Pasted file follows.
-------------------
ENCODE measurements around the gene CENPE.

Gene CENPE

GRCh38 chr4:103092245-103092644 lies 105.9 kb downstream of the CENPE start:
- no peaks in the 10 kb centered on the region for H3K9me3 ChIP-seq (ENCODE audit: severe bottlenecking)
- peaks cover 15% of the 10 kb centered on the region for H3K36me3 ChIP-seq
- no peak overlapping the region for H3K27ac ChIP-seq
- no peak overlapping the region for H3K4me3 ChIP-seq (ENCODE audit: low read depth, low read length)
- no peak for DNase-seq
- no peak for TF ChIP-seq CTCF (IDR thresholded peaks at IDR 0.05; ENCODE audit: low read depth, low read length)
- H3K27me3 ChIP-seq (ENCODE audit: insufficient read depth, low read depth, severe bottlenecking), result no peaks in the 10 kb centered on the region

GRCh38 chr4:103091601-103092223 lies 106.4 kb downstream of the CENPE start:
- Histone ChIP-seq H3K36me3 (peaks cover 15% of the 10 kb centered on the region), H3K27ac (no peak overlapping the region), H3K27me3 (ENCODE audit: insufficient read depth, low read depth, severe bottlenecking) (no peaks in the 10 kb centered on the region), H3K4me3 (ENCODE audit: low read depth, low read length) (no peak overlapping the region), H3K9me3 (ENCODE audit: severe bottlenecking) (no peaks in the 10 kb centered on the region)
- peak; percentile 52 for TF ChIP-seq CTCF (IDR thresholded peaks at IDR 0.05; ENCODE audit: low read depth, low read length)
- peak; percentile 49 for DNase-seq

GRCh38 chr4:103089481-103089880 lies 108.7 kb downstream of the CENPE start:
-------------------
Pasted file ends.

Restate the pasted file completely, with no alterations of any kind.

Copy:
ENCODE measurements around the gene CENPE.

Gene CENPE

GRCh38 chr4:103092245-103092644 lies 105.9 kb downstream of the CENPE start:
- no peaks in the 10 kb centered on the region for H3K9me3 ChIP-seq (ENCODE audit: severe bottlenecking)
- peaks cover 15% of the 10 kb centered on the region for H3K36me3 ChIP-seq
- no peak overlapping the region for H3K27ac ChIP-seq
- no peak overlapping the region for H3K4me3 ChIP-seq (ENCODE audit: low read depth, low read length)
- no peak for DNase-seq
- no peak for TF ChIP-seq CTCF (IDR thresholded peaks at IDR 0.05; ENCODE audit: low read depth, low read length)
- H3K27me3 ChIP-seq (ENCODE audit: insufficient read depth, low read depth, severe bottlenecking), result no peaks in the 10 kb centered on the region

GRCh38 chr4:103091601-103092223 lies 106.4 kb downstream of the CENPE start:
- Histone ChIP-seq H3K36me3 (peaks cover 15% of the 10 kb centered on the region), H3K27ac (no peak overlapping the region), H3K27me3 (ENCODE audit: insufficient read depth, low read depth, severe bottlenecking) (no peaks in the 10 kb centered on the region), H3K4me3 (ENCODE audit: low read depth, low read length) (no peak overlapping the region), H3K9me3 (ENCODE audit: severe bottlenecking) (no peaks in the 10 kb centered on the region)
- peak; percentile 52 for TF ChIP-seq CTCF (IDR thresholded peaks at IDR 0.05; ENCODE audit: low read depth, low read length)
- peak; percentile 49 for DNase-seq

GRCh38 chr4:103089481-103089880 lies 108.7 kb downstream of the CENPE start: